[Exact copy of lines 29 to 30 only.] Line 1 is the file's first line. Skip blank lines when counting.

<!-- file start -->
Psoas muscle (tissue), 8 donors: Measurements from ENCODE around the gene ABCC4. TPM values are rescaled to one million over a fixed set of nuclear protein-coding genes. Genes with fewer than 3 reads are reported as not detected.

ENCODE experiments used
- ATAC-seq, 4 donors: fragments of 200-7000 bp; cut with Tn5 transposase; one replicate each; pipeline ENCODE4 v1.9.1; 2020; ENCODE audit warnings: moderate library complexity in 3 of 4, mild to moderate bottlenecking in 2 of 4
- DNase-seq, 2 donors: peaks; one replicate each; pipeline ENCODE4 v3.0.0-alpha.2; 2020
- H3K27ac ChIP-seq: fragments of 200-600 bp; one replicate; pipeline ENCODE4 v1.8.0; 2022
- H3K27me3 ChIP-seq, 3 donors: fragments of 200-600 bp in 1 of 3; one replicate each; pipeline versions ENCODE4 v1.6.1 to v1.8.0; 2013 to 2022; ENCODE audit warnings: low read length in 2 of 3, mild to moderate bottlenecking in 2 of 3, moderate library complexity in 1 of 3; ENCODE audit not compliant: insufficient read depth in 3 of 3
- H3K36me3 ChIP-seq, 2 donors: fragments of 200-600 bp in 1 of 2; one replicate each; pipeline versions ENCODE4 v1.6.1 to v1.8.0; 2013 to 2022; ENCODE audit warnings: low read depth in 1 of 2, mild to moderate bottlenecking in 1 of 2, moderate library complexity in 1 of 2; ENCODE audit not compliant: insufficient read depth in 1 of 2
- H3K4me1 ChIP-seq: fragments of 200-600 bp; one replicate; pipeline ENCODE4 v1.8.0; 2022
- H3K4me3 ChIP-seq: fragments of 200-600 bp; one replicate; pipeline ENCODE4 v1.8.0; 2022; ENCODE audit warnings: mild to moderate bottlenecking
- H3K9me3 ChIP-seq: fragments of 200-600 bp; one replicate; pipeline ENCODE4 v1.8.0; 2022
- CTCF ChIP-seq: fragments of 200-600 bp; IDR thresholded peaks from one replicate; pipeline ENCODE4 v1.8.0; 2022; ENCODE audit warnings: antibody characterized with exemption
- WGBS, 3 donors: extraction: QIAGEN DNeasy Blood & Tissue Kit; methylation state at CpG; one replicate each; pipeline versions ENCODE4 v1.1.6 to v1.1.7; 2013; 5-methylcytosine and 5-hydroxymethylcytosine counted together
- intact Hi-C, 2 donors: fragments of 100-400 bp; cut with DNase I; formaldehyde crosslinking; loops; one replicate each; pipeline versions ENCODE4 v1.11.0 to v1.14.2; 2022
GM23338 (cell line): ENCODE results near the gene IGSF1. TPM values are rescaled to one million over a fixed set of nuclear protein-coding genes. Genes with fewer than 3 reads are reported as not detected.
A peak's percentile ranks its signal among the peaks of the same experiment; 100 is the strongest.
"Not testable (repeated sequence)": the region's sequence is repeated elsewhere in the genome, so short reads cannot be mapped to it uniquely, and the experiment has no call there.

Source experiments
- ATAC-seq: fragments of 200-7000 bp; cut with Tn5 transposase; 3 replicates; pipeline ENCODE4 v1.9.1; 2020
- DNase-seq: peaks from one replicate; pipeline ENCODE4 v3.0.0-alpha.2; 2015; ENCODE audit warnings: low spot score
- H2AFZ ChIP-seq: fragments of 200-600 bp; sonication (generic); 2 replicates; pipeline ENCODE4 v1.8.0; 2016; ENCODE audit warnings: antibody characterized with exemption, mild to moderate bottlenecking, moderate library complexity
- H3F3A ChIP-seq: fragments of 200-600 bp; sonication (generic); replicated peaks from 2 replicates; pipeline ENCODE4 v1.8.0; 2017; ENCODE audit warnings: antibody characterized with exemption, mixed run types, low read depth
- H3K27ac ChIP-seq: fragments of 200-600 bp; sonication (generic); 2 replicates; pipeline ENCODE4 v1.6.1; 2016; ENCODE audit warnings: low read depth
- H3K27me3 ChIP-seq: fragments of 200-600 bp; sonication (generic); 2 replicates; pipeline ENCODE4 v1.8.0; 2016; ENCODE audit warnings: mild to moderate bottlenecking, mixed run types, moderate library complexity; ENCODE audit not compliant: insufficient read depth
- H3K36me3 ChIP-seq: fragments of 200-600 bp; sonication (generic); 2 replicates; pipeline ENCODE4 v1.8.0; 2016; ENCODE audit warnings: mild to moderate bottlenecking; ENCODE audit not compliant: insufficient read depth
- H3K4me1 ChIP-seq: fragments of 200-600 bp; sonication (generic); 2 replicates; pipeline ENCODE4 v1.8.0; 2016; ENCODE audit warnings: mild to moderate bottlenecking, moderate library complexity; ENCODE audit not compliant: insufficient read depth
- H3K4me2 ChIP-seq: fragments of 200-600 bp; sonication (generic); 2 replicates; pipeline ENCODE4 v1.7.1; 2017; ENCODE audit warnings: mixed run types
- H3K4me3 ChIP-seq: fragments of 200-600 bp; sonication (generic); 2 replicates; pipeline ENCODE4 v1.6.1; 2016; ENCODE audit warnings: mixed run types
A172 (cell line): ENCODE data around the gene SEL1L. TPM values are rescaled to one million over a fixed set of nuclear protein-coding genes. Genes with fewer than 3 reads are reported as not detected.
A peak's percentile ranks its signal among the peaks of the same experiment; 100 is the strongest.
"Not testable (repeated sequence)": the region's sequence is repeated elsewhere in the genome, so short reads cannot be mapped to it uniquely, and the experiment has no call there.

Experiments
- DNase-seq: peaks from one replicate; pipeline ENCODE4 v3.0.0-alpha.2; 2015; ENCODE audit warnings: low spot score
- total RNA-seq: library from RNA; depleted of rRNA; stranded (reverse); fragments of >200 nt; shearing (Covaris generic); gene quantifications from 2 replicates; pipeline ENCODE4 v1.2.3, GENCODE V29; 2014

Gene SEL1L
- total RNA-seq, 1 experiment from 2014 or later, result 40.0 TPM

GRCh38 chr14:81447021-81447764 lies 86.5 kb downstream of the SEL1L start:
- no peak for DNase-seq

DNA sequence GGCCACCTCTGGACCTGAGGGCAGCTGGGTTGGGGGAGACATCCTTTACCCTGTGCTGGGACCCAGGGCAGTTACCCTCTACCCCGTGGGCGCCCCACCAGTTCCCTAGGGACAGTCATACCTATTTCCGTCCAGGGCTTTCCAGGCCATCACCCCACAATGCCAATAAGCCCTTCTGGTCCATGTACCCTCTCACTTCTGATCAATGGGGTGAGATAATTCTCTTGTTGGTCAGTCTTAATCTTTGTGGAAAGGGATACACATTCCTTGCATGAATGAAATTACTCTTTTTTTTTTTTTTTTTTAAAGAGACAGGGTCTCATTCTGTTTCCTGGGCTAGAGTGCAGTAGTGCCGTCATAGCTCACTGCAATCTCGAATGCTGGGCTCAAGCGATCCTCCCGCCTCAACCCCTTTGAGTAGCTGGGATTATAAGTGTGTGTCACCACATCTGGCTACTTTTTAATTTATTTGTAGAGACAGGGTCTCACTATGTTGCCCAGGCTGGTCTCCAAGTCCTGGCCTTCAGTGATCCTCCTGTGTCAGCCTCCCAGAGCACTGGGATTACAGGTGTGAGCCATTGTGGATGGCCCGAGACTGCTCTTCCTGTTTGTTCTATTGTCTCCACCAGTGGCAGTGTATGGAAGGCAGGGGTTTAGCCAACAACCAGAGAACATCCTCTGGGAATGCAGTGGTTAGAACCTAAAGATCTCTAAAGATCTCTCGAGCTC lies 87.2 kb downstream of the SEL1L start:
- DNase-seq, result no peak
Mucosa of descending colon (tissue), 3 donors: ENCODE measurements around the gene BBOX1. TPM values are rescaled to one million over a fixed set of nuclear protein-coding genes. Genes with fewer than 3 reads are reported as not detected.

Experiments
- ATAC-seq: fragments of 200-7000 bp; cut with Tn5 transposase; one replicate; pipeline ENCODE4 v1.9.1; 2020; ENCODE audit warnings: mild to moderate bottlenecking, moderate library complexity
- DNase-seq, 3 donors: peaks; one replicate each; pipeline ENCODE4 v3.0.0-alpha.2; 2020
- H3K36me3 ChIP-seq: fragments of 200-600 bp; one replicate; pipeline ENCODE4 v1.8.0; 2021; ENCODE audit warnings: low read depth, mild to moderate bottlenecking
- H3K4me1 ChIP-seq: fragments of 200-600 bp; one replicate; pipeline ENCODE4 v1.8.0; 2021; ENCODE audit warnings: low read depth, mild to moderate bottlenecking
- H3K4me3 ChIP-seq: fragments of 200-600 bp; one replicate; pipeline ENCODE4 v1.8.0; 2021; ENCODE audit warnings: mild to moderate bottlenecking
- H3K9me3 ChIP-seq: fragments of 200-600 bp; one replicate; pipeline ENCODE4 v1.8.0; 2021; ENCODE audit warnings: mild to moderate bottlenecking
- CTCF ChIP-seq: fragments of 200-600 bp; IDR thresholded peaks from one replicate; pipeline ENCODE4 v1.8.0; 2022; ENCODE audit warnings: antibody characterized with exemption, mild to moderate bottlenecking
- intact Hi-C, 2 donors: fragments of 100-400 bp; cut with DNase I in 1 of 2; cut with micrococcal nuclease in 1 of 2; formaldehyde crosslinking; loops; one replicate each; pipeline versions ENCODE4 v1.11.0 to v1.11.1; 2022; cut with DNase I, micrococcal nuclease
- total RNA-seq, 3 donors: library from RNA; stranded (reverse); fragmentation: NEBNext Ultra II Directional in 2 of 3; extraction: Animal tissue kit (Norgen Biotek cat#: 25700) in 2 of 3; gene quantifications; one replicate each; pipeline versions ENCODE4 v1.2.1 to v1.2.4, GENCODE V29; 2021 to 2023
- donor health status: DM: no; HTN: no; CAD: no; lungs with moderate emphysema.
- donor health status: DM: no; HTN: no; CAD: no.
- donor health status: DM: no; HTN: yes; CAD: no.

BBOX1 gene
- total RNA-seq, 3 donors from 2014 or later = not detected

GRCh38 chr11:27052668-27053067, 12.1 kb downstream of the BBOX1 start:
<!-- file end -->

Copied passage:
A peak's percentile ranks its signal among the peaks of the same experiment; 100 is the strongest.
"Not testable (repeated sequence)": the region's sequence is repeated elsewhere in the genome, so short reads cannot be mapped to it uniquely, and the experiment has no call there.